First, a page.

This week, these Data Fellows will begin administering the survey by canvassing door-to-door, attending community meetings, and doing digital outreach. OSI-Baltimore has also connected with about 30 grassroots and community-based Community Partners who have agreed to distribute to their membership.

The training also included a panel discussion on Data Equity, with Tre Murphy of Black Leaders Organizing for Change and the Black Census Project, Morgan State University Professor and 2012 OSI-Baltimore Community Fellow Dr. Lawrence Brown, Julius Maina of the U.S. Census Bureau, Miriam McKinney of GovEx, and Kenneth Morales of Problem Forward.

See a full gallery of photos from the training below.

 

 


September 17, 2019

Blueprint for Baltimore: 2020 and Beyond Announcement

Open Society Institute-Baltimore (OSI) is thrilled to announce the launch of Blueprint for Baltimore: 2020 and Beyond, a collaborative effort to create a community-driven agenda for Baltimore and hold the city’s leaders accountable to it.

The constant turnover in Baltimore City leadership in recent years had underlined the need for good governance as the cornerstone of any sustained effort to address the city’s many challenges. OSI, in coordination with community leaders, conceived of the Blueprint for Baltimore project as the best way to collect reliable, community-owned data on city residents’ top priorities, ensure that those priorities remain at the center of discussions through the 2020 election season, and demand accountability to those priorities beyond 2020.

Phase 1

During Phase One of the Blueprint process, OSI will partner with community organizations, including Black Leaders Organizing for Change, CASA, Baltimore Votes, Black Girls Vote, and the No Boundaries Coalition, to conduct a citywide survey of 10,000 to 12,000 Baltimore City residents – the largest issue-oriented survey in city history – to identify Baltimore residents’ top priorities for the city’s next mayor and City Council.

Phase 2

During Phase Two, OSI and community partners will host a series of Mayoral and City Council forums, where candidates will be asked to commit to addressing Baltimore residents’ priorities and to offer responsive policy agendas.

Phase 3

During Phase Three, OSI and community partners will monitor city leaders’ adherence to their promises and convene business and philanthropic leaders to explore ways to address community priorities.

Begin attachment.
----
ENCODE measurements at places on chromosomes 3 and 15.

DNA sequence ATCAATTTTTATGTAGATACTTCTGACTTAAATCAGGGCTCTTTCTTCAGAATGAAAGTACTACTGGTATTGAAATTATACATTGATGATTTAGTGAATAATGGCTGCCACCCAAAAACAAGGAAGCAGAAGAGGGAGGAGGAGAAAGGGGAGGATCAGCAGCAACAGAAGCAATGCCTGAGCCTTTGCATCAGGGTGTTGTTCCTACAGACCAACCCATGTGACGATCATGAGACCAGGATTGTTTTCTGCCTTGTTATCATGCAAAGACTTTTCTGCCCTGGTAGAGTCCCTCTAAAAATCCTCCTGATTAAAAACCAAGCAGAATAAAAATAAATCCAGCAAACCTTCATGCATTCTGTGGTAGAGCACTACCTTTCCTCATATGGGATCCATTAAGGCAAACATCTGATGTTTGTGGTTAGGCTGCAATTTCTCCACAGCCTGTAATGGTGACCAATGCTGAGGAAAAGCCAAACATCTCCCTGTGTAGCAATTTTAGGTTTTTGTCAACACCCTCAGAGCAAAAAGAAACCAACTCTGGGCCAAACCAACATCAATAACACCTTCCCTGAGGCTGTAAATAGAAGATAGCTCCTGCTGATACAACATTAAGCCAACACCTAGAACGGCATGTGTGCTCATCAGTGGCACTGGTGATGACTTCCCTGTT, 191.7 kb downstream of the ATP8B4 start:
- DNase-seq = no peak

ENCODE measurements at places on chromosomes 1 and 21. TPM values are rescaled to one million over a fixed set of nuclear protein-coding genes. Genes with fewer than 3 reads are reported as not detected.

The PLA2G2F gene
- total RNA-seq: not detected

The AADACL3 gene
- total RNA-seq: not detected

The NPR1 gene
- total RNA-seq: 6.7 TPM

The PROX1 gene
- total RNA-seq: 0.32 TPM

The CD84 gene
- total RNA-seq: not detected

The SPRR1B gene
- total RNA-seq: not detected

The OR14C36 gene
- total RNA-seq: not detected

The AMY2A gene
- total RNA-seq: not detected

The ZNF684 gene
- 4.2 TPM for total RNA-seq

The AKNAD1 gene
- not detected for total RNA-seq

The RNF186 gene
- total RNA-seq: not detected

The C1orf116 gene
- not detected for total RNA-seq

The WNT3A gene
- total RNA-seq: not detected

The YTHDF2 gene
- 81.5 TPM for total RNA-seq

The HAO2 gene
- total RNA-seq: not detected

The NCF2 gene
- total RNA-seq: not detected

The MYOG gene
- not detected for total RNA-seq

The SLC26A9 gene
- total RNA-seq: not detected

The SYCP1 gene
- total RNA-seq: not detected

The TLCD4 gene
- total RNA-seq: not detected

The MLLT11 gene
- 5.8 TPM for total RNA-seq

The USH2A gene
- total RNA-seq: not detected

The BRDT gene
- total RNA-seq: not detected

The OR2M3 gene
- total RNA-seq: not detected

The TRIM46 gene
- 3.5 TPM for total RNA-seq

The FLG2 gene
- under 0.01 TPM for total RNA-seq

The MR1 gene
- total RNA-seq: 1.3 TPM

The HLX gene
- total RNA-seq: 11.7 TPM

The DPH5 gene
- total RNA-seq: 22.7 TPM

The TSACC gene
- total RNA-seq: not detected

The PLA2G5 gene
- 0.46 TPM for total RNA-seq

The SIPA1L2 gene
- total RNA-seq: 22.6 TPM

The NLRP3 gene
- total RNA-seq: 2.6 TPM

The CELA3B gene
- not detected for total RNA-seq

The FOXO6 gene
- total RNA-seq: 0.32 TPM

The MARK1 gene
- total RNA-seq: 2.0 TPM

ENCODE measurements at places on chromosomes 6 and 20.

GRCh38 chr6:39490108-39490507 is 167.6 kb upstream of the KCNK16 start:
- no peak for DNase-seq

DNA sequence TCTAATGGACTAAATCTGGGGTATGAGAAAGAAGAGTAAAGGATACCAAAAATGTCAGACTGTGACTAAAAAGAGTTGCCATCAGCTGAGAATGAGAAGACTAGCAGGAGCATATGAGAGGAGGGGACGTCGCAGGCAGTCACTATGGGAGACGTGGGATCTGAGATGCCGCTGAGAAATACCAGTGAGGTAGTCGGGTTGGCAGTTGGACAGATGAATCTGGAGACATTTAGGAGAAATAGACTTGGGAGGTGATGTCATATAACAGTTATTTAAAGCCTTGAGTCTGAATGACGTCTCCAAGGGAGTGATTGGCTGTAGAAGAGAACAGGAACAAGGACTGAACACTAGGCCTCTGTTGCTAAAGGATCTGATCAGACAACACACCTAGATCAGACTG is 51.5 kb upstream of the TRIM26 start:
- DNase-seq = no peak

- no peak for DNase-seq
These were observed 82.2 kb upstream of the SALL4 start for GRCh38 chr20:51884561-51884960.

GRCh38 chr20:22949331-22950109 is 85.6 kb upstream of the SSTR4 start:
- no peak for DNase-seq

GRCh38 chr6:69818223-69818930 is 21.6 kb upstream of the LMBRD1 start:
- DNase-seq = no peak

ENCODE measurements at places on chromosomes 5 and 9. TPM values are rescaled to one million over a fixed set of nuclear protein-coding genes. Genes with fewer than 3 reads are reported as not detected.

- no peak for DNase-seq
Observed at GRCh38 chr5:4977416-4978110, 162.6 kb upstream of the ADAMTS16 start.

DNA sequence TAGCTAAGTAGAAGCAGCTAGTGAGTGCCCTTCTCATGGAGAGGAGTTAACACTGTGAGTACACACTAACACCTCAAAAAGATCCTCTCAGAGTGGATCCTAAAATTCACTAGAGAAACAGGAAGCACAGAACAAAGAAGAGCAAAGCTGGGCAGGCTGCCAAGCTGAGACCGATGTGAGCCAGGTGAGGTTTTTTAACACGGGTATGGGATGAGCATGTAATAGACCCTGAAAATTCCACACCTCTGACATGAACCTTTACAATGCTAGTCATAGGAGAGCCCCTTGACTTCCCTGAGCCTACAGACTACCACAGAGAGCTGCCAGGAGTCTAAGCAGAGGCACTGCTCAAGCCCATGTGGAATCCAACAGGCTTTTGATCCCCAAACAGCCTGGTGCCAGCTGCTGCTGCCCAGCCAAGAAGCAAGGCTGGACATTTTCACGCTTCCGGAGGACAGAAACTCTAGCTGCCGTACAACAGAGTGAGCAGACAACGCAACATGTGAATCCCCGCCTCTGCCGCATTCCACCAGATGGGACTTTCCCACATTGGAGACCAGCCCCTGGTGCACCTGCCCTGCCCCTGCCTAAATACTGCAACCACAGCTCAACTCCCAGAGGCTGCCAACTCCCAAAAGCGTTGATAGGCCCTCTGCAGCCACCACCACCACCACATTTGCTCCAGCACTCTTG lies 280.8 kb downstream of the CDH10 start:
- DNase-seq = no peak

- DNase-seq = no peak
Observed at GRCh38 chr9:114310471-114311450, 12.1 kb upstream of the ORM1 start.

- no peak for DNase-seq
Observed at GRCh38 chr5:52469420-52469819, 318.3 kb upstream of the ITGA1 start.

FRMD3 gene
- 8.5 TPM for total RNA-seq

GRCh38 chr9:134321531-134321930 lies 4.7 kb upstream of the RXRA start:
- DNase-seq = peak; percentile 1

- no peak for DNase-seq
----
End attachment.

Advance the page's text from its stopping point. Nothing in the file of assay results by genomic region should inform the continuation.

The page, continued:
Phase One launches this week with a series of Survey Design Workshops (see schedule below), conducted and led by community partners in consultation with HR&A Advisors, an employee-owned firm that has conducted similar citywide surveys designed to inform municipal policy in New York City and Washington, D.C., in collaboration with Open Society Foundations, and more recently in Portland, Oregon, and Houston.

Blueprint for Baltimore Survey Design Workshops

Host: Black Leaders Organizing for Change
Date: Tuesday, September 17
Time: 6 to 8pm
Location: Oak Hill Community Center, 2239 Kirk Avenue, Baltimore, MD 21218

Host: No Boundaries Coalition
Date: Saturday, September 21
Time: 2 to 3:30pm
Location: No Boundaries Coalition, 1808 Pennsylvania Ave., Baltimore, MD 21217

Host: Baltimore Votes and Black Girls Vote
Date: Thursday, September 19
Time: 5 to 6:30pm
Location: Morgan State University Student Center, Room 212; 1700 E. Cold Spring Ln, Baltimore, MD 21251

Host: CASA (bilingual)
Date: Thursday, September 19
Time: 6:30 to 8pm
Location: CASA, 2224 E Fayette St., Baltimore MD 21231

Additional Information

OSI, HR&A, and community partners will use the input from the workshops to create the survey by mid-October. Each community group will recruit ten local residents to be Data Fellows, who HR&A will train in principles of data equity and ways to leverage data to shape public policy. The Data Fellows will conduct the survey between mid-October and late November through house-to-house canvassing, community meetings and other gatherings, and online outreach. The results will be reportedly publicly by early January, 2020. Importantly, this data will be community-owned and available for the public to use as a resource.

“Baltimore’s talented, passionate people are its greatest asset,” says Tracy Brown, acting director of OSI-Baltimore. “As we tried to imagine a process that would lay the groundwork for accountable, responsive city governance, we knew we needed to start with the people and the trusted, on-the-ground organizations that can tap into their collective insight.”

Details about Phase Two, including the dates and locations of the Mayoral and City Council forums – to take place between January and April and include all declared primary candidates, and Phase Three will be determined in collaboration with community partners and announced in the coming months.

Support for the Blueprint for Baltimore comes from Open Society Institute-Baltimore and the T. Rowe Price Foundation.